The United States scrambled on Wednesday to contain the fallout from the discovery of mad cow disease in California as the top beef exporter insisted the outbreak posed no threat to consumers.
The US Department of Agriculture on Tuesday reported the country’s fourth-ever case of bovine spongiform encephalopathy (BSE), but stressed the outbreak was contained and no contaminated meat had entered the food chain.
The infected dairy cow from central California, uncovered on Monday, “at no time presented a risk to the food supply or human health,” officials insisted.
BSE cannot be transmitted through milk.
“USDA remains confident in the health of the national herd and the safety of beef and dairy products. As the epidemiological investigation progresses, USDA will continue to communicate findings in a timely and transparent manner.”
Samples from the infected animal were sent to a laboratory in Ames, Iowa, where they proved positive for a rare form of the disease. The results are now being shared with labs in Britain and Canada.
The admission of even a limited outbreak is highly sensitive.
Previous cases of mad cow in the United States, Canada, Israel, Europe and Japan have caused disruptions to the global food trade worth billions of dollars.
A stream of sanctions and restrictions were introduced and in some cases and entire herds of cattle had to be slaughtered, destroying farmers’ livelihoods.
Wary US beef producers were keen to prevent a panic.
“The most important message is that US beef is safe,” said Philip Seng, of the US Meat Export Federation.
According to the organization, beef exports are worth more than $353 million to the United States each month, with Mexico, Canada, South Korea and Japan among the main export markets.
On Wednesday two major South Korean retailers suspended sales of US beef, saying they would wait to see what action the government takes.
South Korea will take “appropriate” steps after checking details, the agriculture ministry said, adding the latest case was not directly connected to beef that can be imported by South Korea.
“If necessary we can strengthen quarantine and inspections or ban imports,” a ministry official told AFP on condition of anonymity.
South Korea barred US beef in late 2003 following an earlier case of mad cow disease, only agreeing to resume most beef imports in 2008.
The United States has an estimated 90.8 million head of cattle, forming a large chunk of the economy in states like Texas, Nebraska, Kansas and California.
Around 40,000 US cattle are tested by the Department of Agriculture each year.
On the Chicago Mercantile Exchange the price of cattle futures fell on rumors of the news.
More than 190,000 cases of mad cow disease have been detected in the European Union since it was first diagnosed in Britain in 1986, forcing the destruction of millions of cows.
More than 200 people around the world are suspected to have died, most of them in Britain, from the human variant of the disease, which was first described in 1996.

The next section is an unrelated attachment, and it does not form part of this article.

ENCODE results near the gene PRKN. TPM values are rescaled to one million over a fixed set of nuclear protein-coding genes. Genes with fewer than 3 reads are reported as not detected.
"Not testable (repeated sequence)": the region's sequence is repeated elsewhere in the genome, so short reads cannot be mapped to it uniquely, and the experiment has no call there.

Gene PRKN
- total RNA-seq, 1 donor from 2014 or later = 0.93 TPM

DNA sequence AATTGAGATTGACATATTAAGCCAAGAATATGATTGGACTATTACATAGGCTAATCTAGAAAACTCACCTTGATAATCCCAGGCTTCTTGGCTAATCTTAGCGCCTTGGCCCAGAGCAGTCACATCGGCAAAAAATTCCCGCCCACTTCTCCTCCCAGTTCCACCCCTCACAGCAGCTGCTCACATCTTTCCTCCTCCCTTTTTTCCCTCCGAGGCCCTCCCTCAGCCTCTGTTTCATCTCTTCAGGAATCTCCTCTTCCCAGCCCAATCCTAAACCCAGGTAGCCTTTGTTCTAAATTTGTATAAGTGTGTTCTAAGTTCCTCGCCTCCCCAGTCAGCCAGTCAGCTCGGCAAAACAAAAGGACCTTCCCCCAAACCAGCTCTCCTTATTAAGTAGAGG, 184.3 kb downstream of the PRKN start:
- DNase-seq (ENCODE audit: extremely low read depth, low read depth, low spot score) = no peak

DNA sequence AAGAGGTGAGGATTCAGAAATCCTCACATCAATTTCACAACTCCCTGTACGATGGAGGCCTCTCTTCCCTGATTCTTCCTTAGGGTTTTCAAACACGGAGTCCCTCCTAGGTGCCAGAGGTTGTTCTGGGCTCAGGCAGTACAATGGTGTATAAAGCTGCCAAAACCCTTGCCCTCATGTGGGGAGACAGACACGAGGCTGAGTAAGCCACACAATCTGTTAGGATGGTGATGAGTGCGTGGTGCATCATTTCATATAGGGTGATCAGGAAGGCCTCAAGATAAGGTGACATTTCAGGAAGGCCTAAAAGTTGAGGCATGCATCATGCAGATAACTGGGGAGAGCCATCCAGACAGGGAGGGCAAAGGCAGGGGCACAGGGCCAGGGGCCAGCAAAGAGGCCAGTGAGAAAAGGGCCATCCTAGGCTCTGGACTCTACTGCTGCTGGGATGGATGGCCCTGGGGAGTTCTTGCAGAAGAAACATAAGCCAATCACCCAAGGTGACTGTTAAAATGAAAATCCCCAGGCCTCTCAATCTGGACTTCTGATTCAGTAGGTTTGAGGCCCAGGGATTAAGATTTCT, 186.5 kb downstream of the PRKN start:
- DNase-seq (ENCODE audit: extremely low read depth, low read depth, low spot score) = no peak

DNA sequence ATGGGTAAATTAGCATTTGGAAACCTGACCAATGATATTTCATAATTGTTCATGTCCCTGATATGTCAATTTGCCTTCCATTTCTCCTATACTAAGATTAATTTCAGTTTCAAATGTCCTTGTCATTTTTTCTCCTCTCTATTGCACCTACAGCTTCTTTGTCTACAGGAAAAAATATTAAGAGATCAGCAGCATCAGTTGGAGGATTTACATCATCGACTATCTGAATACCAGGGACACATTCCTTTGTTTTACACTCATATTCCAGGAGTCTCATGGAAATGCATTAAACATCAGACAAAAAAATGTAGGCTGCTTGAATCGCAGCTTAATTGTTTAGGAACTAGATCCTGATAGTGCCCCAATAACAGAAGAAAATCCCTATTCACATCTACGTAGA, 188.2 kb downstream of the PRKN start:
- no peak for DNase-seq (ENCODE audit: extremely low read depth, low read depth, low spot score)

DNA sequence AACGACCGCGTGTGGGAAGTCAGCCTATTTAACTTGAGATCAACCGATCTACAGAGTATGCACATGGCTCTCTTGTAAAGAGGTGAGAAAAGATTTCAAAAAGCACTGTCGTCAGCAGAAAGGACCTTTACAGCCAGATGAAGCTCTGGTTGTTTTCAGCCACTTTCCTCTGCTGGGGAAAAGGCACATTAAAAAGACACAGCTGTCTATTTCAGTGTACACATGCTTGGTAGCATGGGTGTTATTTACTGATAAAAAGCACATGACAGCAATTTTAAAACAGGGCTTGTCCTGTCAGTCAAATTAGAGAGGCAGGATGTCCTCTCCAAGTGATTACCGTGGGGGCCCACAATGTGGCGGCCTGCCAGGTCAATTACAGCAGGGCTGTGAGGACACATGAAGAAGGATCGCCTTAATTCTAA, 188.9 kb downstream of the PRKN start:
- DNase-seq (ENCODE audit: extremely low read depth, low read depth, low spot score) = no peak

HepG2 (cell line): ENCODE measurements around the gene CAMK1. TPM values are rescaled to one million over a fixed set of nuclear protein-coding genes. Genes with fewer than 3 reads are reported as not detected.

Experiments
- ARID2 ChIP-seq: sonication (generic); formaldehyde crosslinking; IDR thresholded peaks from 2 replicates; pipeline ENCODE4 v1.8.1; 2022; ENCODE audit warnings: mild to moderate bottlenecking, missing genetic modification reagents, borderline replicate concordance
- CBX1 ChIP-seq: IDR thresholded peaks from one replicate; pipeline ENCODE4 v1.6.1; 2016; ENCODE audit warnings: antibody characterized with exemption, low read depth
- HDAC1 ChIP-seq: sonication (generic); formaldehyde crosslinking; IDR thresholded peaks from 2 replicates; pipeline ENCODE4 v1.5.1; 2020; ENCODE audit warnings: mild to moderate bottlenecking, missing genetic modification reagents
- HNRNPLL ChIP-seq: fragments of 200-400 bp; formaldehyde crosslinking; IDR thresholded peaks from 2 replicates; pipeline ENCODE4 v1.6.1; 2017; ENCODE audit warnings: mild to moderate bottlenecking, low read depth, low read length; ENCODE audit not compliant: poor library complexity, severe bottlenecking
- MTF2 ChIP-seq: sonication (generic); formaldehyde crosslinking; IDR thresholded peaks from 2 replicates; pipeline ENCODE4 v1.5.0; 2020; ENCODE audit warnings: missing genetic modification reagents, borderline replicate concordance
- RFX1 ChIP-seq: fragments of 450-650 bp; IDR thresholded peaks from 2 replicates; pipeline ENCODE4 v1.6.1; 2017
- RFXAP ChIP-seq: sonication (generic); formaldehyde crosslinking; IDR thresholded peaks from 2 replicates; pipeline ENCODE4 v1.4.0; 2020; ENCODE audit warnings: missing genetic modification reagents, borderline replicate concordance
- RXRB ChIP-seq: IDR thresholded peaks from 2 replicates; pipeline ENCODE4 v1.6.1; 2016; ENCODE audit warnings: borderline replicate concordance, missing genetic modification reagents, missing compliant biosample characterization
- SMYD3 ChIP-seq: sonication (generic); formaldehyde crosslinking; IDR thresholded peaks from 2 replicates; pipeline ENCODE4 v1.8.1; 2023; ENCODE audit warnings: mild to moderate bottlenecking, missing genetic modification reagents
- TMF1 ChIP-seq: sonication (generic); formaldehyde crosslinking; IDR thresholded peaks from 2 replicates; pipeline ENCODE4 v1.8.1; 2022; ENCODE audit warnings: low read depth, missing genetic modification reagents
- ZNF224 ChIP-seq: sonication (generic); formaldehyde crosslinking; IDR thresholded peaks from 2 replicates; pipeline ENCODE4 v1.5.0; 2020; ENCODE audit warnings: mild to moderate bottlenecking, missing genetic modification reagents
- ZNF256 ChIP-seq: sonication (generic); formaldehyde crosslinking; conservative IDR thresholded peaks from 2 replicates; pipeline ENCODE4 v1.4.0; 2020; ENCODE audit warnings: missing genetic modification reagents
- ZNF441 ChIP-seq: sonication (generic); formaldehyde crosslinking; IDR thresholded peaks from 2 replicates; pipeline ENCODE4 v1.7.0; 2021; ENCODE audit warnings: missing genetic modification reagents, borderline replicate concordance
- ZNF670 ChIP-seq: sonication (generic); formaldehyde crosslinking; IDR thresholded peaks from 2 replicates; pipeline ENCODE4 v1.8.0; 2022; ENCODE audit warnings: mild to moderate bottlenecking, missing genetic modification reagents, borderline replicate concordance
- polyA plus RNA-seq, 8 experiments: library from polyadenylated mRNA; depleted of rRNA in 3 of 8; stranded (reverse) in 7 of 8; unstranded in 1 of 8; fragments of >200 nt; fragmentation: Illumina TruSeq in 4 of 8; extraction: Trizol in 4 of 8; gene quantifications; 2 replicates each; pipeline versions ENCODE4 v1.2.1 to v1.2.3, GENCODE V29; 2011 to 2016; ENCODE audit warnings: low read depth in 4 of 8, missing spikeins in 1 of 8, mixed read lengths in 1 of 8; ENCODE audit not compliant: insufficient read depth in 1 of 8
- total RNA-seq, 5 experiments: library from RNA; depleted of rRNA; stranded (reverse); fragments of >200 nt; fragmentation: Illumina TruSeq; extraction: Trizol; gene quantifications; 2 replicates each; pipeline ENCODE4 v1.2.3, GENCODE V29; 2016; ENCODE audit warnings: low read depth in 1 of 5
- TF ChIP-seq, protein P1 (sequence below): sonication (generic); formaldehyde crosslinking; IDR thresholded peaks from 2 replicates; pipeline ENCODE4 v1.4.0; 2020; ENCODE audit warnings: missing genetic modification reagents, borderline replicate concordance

Scientists believe the disease was caused by using infected parts of cattle to make feed for other cattle.
Authorities believe eating meat from infected animals can trigger the human variant of the fatal brain-wasting disease.
Here are 7 hilarious videos about wearing COVID-19 masks to send people who won’t wear them
While late-night shows are off for a Summer break, Americans are glued to TikTok and Twitter for their humor and every folks have delivered.
The latest trend is to mock fools who refuse to wear masks. While many people who refuse to wear a mask tuck their tails and sulk as they walk away, some take it to a whole new level of fury. Those precious souls are being mocked and shamed all around the world.
Here are seven videos that are hilarious or adorable that encourage wearing masks during the COVID-19 pandemic:
Wearing a mask is like wearing a lifejacket.https://twitter.com/mattbooshell/status/1280933495674732544
Trump tells Fox News the ‘Black Lives Matter’ sign on Fifth Avenue is like he’s being ‘prosecuted’
President Donald Trump appeared to reveal another quid pro quo during an interview with Fox News host Sean Hannity.
MSNBC's Lawrence O'Donnell pointed it out during an interview with Sen. Kamala Harris (D-CA).
"I was very nice to Mayor de Blasio. I got him ventilators when he needed them... I got him the gowns. I got him the masks. I got him everything. Then he throws a big Black Lives Matter sign right down in the middle of Fifth Avenue. I was so good to him and to Gov. Cuomo, like nobody's ever been good. And then all you end up doing out of that place is getting prosecuted."
MSNBC’s Rachel Maddow details all of the places the Trump-Pence COVID-19 ‘road show’ has spread the coronavirus
President Donald Trump's COVID-19 Road Show is off to another super-spreading extravaganza this weekend as the campaign heads to New Hampshire.
During her final commentary Thursday, MSNBC's Rachel Maddow recalled that Tulsa, Oklahoma did everything they could to try and keep people safe while waiting for the Trump rally and during the event. The Bank of Oklahoma Center, where the rally was held, purchased stickers that said not to sit on specific seats to keep people physically distant. Trump's team told the BOK Center to remove them.
"It was the most space anywhere in America since the coronavirus crisis began," said Maddow.